Second, I have to be careful not to think of them as a burden in any way, but rather genuinely love them and enjoy them. I love this quote by J.C. Ryle: “Love should be the silver thread that runs through all your conduct. Kindness, gentleness, forbearance, patience, sympathy, a willingness to enter into childish troubles, a readiness to take part in childish joys, – these are the cords by which a child may be led most easily, – these are the clues you must follow if you would find the way to his heart.” (The Duties of Parents, J.C. Ryle, pg. 8) Finding the way to my children’s hearts has to be at the top of my goals as a parent. The last thing I want to do is to teach my children to comply outwardly while leaving their hearts in defiance. Children are very perceptive. Using harsh and demanding tones quickly closes off their hearts. They might obey with their conduct out of fear, but their hearts will be hard. God is the only one who can change their hearts, but it is wise to follow His example for how He leads us to repentance. “Or do you think lightly of the riches of His kindness and tolerance and patience, not knowing that the kindness of God leads you to repentance?” (Romans 2:4). It is His great, sacrificial love for us that motivates us to obey. He is kind and gentle in the way he deals with us. Similarly, I must be kind and gentle in dealing with my children, especially in the way that I speak to them. To help with that I’ve been meditating on Colossians 3:12-14. The biggest struggles that I face in my speech come when I’m tired or wanting them to obey for my convenience. Putting those things aside, I have been purposeful about greeting them cheerfully (with a smile on my face and an excited to see them voice), and being gentle and kind in my tone towards them even when they disobey, remembering that the anger of man does not achieve the righteousness of God (James 1:20). Also, I’ve been trying to enjoy their childishness every chance I can. That means stopping to wrestle with them on the floor, or playing tag with them outside, and just letting them see that I really enjoy being their mom. As I’ve been growing in this area, I have seen much more of a relationship between us and softer hearts from them in their obedience. Praise God for the sanctification that comes through parenting!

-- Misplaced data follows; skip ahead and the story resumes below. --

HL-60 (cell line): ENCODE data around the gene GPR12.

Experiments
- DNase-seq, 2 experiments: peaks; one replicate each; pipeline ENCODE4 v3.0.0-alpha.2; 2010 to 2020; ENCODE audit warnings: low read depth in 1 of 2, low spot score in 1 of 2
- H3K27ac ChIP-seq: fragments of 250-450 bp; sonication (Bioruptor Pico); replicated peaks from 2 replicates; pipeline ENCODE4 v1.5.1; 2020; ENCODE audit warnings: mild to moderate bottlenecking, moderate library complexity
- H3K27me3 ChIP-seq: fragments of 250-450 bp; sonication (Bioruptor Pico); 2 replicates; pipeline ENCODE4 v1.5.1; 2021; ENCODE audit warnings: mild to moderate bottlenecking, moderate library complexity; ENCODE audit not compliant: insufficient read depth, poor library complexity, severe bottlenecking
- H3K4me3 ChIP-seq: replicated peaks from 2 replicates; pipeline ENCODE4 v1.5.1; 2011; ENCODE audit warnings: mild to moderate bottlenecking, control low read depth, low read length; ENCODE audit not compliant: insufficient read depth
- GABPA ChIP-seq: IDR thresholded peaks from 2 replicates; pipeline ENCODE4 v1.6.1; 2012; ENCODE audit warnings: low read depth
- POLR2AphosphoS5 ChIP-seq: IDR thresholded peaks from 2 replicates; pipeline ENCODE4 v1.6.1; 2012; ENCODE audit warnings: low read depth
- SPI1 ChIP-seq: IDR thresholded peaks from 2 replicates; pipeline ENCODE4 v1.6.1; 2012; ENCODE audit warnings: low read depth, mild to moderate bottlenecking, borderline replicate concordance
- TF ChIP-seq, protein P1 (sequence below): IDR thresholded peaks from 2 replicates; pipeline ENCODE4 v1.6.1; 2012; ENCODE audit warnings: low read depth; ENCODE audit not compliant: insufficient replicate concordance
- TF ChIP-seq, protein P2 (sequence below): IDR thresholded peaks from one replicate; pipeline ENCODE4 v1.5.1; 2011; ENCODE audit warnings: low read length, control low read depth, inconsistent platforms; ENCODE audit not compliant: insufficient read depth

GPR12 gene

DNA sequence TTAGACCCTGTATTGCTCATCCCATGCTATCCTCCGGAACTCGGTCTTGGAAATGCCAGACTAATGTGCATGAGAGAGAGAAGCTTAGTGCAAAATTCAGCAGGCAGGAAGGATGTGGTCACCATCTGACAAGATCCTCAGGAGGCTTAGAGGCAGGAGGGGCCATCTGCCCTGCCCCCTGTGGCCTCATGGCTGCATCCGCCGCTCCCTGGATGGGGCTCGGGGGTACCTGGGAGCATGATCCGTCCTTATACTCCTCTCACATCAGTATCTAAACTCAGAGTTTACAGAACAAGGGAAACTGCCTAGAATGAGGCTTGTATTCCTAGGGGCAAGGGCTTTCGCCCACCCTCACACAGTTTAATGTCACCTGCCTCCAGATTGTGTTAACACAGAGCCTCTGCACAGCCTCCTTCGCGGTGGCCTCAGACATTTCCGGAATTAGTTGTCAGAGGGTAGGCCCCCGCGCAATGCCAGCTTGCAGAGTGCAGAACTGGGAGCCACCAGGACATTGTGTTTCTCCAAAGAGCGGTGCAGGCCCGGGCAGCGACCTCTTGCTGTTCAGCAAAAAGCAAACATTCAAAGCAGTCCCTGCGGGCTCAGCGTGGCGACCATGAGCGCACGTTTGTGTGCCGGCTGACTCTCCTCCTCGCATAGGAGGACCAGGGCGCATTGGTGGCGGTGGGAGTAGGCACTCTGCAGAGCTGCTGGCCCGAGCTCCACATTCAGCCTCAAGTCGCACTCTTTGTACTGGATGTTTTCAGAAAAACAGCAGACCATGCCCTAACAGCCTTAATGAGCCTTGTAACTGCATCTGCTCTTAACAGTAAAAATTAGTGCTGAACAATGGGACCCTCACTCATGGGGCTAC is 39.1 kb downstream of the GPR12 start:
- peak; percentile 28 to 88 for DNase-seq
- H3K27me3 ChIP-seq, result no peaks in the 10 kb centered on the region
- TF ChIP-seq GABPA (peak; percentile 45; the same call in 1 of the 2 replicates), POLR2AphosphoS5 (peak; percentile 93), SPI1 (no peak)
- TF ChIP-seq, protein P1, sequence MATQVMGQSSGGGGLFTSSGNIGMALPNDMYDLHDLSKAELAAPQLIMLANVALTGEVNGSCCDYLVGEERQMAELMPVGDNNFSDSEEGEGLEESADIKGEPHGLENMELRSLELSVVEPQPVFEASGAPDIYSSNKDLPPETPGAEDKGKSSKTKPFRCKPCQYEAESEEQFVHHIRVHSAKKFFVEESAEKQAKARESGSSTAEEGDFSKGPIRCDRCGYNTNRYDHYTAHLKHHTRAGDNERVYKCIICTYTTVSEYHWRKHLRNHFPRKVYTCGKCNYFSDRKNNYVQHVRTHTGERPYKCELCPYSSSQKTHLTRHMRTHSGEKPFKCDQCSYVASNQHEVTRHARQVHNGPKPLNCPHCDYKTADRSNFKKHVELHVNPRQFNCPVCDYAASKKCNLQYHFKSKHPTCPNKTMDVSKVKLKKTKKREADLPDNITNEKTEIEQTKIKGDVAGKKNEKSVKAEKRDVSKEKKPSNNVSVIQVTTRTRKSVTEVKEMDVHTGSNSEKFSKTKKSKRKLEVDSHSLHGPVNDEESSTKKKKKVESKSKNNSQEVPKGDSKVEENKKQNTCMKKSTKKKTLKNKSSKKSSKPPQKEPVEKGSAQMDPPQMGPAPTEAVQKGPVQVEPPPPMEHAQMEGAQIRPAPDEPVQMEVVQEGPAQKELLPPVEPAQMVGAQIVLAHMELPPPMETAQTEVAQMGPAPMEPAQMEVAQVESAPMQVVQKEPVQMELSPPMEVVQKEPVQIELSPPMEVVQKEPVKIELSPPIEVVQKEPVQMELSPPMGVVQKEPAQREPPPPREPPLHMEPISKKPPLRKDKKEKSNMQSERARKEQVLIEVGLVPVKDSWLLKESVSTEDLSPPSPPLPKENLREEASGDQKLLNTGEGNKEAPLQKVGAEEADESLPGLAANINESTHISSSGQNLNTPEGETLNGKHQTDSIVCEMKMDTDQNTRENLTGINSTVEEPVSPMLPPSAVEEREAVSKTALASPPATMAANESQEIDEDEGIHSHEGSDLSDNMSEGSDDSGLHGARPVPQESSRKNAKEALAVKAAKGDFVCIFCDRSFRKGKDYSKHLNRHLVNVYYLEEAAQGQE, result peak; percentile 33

Though I cannot save my children, I can, by the power of the Spirit, show Christlike love to them every chance I get and pray that their hearts would be won by Him. I pray that as I continue to train my children to obey they would always meet a sympathetic, benevolent mother, and in that, see the heart my Father has shown to me.